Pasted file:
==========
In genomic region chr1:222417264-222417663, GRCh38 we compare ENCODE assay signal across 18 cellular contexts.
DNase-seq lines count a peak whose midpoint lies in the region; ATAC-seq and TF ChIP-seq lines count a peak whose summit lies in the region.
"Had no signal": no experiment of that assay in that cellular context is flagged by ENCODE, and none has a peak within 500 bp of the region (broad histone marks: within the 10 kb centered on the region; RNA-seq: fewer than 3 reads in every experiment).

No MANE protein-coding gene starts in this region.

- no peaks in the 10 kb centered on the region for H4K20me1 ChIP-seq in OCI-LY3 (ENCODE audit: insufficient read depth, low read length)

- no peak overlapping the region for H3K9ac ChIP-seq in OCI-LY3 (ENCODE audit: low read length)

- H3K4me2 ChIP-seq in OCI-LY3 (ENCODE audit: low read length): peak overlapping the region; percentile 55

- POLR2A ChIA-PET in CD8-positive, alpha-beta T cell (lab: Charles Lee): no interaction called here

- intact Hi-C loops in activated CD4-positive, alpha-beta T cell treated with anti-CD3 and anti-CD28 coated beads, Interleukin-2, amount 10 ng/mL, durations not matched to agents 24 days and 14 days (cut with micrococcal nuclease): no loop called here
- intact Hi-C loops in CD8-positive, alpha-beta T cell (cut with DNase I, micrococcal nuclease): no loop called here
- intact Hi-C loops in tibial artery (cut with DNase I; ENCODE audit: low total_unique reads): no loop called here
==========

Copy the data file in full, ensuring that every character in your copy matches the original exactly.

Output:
In genomic region chr1:222417264-222417663, GRCh38 we compare ENCODE assay signal across 18 cellular contexts.
DNase-seq lines count a peak whose midpoint lies in the region; ATAC-seq and TF ChIP-seq lines count a peak whose summit lies in the region.
"Had no signal": no experiment of that assay in that cellular context is flagged by ENCODE, and none has a peak within 500 bp of the region (broad histone marks: within the 10 kb centered on the region; RNA-seq: fewer than 3 reads in every experiment).

No MANE protein-coding gene starts in this region.

- no peaks in the 10 kb centered on the region for H4K20me1 ChIP-seq in OCI-LY3 (ENCODE audit: insufficient read depth, low read length)

- no peak overlapping the region for H3K9ac ChIP-seq in OCI-LY3 (ENCODE audit: low read length)

- H3K4me2 ChIP-seq in OCI-LY3 (ENCODE audit: low read length): peak overlapping the region; percentile 55

- POLR2A ChIA-PET in CD8-positive, alpha-beta T cell (lab: Charles Lee): no interaction called here

- intact Hi-C loops in activated CD4-positive, alpha-beta T cell treated with anti-CD3 and anti-CD28 coated beads, Interleukin-2, amount 10 ng/mL, durations not matched to agents 24 days and 14 days (cut with micrococcal nuclease): no loop called here
- intact Hi-C loops in CD8-positive, alpha-beta T cell (cut with DNase I, micrococcal nuclease): no loop called here
- intact Hi-C loops in tibial artery (cut with DNase I; ENCODE audit: low total_unique reads): no loop called here